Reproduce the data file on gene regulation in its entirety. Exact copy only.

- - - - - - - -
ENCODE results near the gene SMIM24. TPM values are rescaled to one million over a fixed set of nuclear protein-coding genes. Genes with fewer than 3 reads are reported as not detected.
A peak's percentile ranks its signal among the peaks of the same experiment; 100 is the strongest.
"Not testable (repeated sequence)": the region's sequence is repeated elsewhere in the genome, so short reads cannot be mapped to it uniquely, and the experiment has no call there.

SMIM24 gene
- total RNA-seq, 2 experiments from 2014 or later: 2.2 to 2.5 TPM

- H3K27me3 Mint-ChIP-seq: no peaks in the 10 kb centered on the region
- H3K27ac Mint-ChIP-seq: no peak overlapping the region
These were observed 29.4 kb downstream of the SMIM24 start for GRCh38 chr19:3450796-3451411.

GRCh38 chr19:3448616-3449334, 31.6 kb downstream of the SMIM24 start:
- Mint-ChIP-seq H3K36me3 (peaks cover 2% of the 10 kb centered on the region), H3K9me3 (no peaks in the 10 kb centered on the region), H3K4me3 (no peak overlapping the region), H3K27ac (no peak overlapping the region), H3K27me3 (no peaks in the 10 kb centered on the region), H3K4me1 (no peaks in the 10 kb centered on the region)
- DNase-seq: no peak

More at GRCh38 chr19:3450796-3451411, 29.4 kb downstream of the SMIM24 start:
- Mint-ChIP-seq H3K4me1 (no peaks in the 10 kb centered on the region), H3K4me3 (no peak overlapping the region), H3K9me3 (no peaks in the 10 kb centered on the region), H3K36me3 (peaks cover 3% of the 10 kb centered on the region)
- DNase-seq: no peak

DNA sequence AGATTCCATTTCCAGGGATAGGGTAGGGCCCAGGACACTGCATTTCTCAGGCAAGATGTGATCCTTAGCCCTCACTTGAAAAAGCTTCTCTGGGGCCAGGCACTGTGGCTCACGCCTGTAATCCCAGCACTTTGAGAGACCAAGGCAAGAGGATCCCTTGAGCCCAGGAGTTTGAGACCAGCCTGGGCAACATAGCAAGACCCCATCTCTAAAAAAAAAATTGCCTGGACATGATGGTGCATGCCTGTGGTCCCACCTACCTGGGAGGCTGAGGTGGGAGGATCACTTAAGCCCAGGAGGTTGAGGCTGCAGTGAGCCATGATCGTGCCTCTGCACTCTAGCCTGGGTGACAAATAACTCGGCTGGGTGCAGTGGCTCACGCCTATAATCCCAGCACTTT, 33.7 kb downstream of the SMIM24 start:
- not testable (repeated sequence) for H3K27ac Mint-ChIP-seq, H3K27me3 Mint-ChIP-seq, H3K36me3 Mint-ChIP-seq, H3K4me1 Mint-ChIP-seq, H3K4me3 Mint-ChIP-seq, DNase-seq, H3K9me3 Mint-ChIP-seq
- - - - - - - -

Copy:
ENCODE results near the gene SMIM24. TPM values are rescaled to one million over a fixed set of nuclear protein-coding genes. Genes with fewer than 3 reads are reported as not detected.
A peak's percentile ranks its signal among the peaks of the same experiment; 100 is the strongest.
"Not testable (repeated sequence)": the region's sequence is repeated elsewhere in the genome, so short reads cannot be mapped to it uniquely, and the experiment has no call there.

SMIM24 gene
- total RNA-seq, 2 experiments from 2014 or later: 2.2 to 2.5 TPM

- H3K27me3 Mint-ChIP-seq: no peaks in the 10 kb centered on the region
- H3K27ac Mint-ChIP-seq: no peak overlapping the region
These were observed 29.4 kb downstream of the SMIM24 start for GRCh38 chr19:3450796-3451411.

GRCh38 chr19:3448616-3449334, 31.6 kb downstream of the SMIM24 start:
- Mint-ChIP-seq H3K36me3 (peaks cover 2% of the 10 kb centered on the region), H3K9me3 (no peaks in the 10 kb centered on the region), H3K4me3 (no peak overlapping the region), H3K27ac (no peak overlapping the region), H3K27me3 (no peaks in the 10 kb centered on the region), H3K4me1 (no peaks in the 10 kb centered on the region)
- DNase-seq: no peak

More at GRCh38 chr19:3450796-3451411, 29.4 kb downstream of the SMIM24 start:
- Mint-ChIP-seq H3K4me1 (no peaks in the 10 kb centered on the region), H3K4me3 (no peak overlapping the region), H3K9me3 (no peaks in the 10 kb centered on the region), H3K36me3 (peaks cover 3% of the 10 kb centered on the region)
- DNase-seq: no peak

DNA sequence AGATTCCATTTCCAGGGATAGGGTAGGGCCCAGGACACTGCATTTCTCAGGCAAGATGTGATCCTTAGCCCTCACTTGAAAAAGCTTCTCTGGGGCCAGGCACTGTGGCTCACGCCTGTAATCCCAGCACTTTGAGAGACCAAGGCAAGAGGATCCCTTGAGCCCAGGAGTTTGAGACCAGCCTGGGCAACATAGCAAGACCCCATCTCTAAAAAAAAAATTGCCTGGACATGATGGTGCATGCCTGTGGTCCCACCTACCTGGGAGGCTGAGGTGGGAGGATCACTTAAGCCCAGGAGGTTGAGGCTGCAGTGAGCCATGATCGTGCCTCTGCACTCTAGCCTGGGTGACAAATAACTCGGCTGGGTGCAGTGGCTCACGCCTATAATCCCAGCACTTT, 33.7 kb downstream of the SMIM24 start:
- not testable (repeated sequence) for H3K27ac Mint-ChIP-seq, H3K27me3 Mint-ChIP-seq, H3K36me3 Mint-ChIP-seq, H3K4me1 Mint-ChIP-seq, H3K4me3 Mint-ChIP-seq, DNase-seq, H3K9me3 Mint-ChIP-seq